....Which is actually pretty good fun. It's similar to games like Kung Fu or Bad Dudes on the NES in that you simply walk from the left of the screen to the right, pummeling seven shades of something out of anything and everything that gets in your way. The fact that it's best equated to NES games shows that this wasn't exactly cutting edge gaming for the launch of the Mega Drive (which is further shown by the game's presence first in the arcades, and then on the Master System), but it also shows that it's a system that works. Of course, there is a twist in there too. You see, occasionally you encounter blue boars. Kill them and an orb is released. This, when collected, transforms your character. The first two make him stronger, the third, though, triggers a metamorphosis into the altered beast of the title. These transformations include turning into werewolves, werebears and weredragons. Under these guises you are strong enough to take on the boss of the level - the evil sorcerer who kidnapped Zeus' daughter. The twist is that he too can transform, and his transformations are bigger and tougher than yours. This basic formula doesn't alter (sorry, it just slipped out...) throughout the five levels, which makes the game fairly uninspiring, but the game is really long enough to allow it to get well and truly boring. I'm not sure if that's a good thing or not, to be honest with you. The length of the levels in the game is dependant on how good you are. You see, the evil sorcerer (are you noticing that I've forgotten his name? No? Good.) pops up at various intervals throughout the level. If you meet him after turning into the beast then you can fight him and move on to the next stage. If, however, you don't have enough orbs then you must go further into the level before having a chance to face him again. This is pretty odd, really - it seems to almost punish you for being good at the game, but if it bothers you then you can just not collect many orbs to make the levels last longer.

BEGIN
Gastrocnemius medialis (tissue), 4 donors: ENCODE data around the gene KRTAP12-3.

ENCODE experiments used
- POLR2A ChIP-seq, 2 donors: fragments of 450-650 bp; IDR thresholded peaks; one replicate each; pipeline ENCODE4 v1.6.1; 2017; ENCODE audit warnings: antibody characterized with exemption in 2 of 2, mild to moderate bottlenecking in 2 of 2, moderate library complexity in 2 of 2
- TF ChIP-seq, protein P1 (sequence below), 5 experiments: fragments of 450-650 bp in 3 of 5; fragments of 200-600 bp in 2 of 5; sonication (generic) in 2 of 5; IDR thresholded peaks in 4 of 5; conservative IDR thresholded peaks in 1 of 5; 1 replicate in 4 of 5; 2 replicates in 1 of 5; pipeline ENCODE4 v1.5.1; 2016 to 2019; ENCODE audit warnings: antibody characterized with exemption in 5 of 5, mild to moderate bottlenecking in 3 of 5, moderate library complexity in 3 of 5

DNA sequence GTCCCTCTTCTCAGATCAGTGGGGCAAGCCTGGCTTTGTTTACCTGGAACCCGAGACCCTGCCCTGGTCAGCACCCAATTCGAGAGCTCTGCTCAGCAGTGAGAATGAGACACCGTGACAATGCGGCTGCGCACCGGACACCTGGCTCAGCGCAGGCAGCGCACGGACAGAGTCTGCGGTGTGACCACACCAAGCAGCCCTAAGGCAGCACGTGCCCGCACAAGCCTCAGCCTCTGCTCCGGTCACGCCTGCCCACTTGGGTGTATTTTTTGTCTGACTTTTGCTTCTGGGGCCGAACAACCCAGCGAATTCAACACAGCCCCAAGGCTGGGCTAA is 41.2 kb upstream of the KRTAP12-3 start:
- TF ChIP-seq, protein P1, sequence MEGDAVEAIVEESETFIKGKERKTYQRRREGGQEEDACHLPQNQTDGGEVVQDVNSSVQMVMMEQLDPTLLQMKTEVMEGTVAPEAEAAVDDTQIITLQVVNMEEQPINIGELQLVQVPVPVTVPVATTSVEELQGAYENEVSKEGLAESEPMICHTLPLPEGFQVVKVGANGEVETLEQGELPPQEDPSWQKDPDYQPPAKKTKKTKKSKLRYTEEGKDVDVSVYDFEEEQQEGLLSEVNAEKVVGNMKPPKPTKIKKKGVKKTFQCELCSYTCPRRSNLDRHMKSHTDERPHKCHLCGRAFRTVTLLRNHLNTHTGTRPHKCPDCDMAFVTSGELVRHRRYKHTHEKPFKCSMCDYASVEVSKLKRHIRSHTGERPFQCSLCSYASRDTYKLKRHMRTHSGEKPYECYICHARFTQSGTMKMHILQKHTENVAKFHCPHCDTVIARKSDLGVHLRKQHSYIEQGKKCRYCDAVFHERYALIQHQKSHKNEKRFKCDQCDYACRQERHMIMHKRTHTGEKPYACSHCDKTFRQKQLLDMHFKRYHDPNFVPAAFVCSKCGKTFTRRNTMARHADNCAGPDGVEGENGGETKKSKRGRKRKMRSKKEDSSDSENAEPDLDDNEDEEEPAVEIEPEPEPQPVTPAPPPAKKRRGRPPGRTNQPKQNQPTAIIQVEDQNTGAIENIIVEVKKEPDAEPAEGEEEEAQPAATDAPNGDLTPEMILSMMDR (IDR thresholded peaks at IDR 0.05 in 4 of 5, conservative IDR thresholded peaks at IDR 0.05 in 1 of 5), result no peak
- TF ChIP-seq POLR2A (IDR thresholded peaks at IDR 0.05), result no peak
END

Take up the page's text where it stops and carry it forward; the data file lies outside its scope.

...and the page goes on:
This game is graphically a mixed bag. From level two onwards the backgrounds are actually pretty good (it was obviously these that Sega hoped would show off the Mega Drive), but the characters themselves are fairly poorly drawn and animated. There are, however, some nice touches - for example, when you beat up a zombie, the first punch destroys it's head, the second kills it outright (hey, I'm easily pleased alright?) and the age of the game makes this forgivable. You can't expect an Aladdin or a Vectorman straight away, can you.... Aurally things are a little better - bizarre voices aside, this game is pleasing enough on the ear. The tunes, while not exactly begging to be played loudly, are pretty good, and suit the feel of the game admirably, the sound effects don't stand out as being particularly awful, which, although not exactly a high praise, is better than can be said about many early Mega Drive outings, and the roar that accompanies the transformations is actually very good for it's day.

Everything about this game screams 'average' at you, but it has something that keeps you coming back to it with frightening regularity. It's hard to say exactly what that is, and by all rights this game should have been forgotten long ago - it's shockingly short (about half an hour at the most), it's not exactly the hardest game on the system, it's presentation has as many bad points as good, but yet... it works. Maybe it's just because, as one of the first Mega Drive outings, it's a little piece of gaming history, maybe it's because of it's undeniable retro charm, or maybe Sega put in subliminal messages telling people to like the game, for whatever reason, Altered Beast is very enjoyable. It shouldn't be, really, but it is, so if you see a copy lying around in a second hand store somewhere (it's hardly a rare game, so that shouldn't be too tricky) pick it up. At worst it's a slice of videogame history. At best it's a hugely playable, if flawed, two player experience. Recommended.

Rating: 7/10

tomclark's avatar
Community review by tomclark (March 06, 2004)